The first thing to do – and the most obvious – is to ask the harasser to stop. Second, if that fails you, complain to your employer and document everything. Indeed, if you want at some point to bring a lawsuit, the more documentation you have, the more likely you will succeed. Document your complaint procedure to the top – and if the harassment continues, complain to every relevant person – your supervisor, the harasser’s supervisor, your HR department, anyone in a position of authority at your company. Be assertive! And if it’s your supervisor that is doing the harassing, go to his or her supervisor. And while you are doing all the complaining, collect evidence through your own notes, emails, letters, photocopies of offensive material, from other witnesses, etc.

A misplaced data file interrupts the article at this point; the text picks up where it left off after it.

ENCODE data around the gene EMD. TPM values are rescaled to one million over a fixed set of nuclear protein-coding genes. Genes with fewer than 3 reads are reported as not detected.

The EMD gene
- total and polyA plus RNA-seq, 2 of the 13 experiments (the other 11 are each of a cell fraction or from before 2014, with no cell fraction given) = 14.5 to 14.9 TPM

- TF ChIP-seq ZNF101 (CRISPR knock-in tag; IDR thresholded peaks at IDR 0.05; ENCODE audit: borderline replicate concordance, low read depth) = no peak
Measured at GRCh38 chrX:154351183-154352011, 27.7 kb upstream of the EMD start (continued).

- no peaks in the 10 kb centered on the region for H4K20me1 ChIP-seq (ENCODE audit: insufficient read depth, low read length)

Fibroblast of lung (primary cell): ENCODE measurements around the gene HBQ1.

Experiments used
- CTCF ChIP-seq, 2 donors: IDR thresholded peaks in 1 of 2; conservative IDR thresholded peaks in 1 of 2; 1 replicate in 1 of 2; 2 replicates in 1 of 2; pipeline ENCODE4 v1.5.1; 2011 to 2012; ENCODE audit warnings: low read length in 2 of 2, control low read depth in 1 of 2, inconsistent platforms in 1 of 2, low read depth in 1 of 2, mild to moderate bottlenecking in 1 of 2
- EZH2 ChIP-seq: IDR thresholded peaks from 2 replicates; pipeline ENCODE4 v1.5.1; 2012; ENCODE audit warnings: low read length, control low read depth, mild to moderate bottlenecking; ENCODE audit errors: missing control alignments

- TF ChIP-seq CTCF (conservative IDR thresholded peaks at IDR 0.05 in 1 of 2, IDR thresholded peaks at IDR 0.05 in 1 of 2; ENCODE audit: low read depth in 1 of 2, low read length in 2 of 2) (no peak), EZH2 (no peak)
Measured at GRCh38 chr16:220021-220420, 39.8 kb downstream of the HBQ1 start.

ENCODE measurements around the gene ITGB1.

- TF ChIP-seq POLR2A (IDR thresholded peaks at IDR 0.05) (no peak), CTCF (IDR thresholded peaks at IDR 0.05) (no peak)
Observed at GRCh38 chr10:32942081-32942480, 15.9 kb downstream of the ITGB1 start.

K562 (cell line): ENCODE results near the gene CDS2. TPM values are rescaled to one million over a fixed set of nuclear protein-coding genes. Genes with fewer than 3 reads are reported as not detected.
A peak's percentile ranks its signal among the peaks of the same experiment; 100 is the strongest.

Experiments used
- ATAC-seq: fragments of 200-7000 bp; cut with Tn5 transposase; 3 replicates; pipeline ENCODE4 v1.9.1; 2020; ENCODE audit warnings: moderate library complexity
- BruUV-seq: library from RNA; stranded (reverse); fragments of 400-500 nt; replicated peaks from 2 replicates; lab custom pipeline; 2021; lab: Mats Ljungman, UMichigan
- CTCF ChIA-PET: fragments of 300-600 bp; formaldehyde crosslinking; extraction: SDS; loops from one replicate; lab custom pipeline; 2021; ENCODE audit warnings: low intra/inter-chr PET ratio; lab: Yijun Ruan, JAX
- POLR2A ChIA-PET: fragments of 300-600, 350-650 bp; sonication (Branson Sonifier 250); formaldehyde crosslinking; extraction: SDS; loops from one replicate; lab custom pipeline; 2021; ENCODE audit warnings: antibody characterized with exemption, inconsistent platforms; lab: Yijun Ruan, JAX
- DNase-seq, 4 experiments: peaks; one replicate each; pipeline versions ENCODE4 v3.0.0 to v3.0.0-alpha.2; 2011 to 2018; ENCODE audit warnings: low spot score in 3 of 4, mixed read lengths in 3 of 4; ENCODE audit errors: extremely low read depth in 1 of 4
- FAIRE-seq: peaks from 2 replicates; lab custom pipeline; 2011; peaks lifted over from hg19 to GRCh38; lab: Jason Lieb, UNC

And, remember this important detail: If you are disciplined or treated unfairly because of your complaints, you can always file a lawsuit for retaliation.
Should your complaints fail to produce results, you may be left only with legal recourse. In this situation, you first should file a claim with the Equal Employment Opportunity Commission, which will then decide whether or not to give you a “right to sue” letter. And, importantly, if it gets this far, get yourself a lawyer. You’ll need it.